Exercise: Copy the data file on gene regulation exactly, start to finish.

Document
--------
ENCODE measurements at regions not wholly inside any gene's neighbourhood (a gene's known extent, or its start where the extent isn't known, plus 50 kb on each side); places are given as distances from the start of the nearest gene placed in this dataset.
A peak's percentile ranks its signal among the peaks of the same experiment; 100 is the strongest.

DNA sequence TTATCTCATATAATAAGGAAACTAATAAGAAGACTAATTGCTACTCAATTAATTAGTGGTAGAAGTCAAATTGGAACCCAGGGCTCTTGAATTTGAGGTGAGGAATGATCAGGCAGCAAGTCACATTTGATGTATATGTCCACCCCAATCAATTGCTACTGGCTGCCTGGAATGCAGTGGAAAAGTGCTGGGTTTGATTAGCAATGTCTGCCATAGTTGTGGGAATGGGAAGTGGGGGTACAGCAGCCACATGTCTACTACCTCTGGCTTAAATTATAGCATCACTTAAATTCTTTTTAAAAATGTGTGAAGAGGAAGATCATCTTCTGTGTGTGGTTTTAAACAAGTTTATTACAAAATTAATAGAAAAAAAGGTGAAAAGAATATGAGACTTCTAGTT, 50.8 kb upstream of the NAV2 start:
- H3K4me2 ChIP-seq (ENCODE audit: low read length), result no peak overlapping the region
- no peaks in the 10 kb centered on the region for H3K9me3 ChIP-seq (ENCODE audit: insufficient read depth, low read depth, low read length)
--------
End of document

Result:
ENCODE measurements at regions not wholly inside any gene's neighbourhood (a gene's known extent, or its start where the extent isn't known, plus 50 kb on each side); places are given as distances from the start of the nearest gene placed in this dataset.
A peak's percentile ranks its signal among the peaks of the same experiment; 100 is the strongest.

DNA sequence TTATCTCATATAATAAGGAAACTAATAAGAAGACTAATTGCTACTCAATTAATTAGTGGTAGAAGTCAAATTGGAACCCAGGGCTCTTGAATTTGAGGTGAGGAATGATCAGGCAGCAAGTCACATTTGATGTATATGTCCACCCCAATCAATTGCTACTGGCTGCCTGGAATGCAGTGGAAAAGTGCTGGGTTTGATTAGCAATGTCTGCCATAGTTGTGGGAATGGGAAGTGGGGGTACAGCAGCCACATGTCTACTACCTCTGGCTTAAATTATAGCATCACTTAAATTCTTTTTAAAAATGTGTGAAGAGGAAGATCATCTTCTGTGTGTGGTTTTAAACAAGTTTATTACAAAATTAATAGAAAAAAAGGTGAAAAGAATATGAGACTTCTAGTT, 50.8 kb upstream of the NAV2 start:
- H3K4me2 ChIP-seq (ENCODE audit: low read length), result no peak overlapping the region
- no peaks in the 10 kb centered on the region for H3K9me3 ChIP-seq (ENCODE audit: insufficient read depth, low read depth, low read length)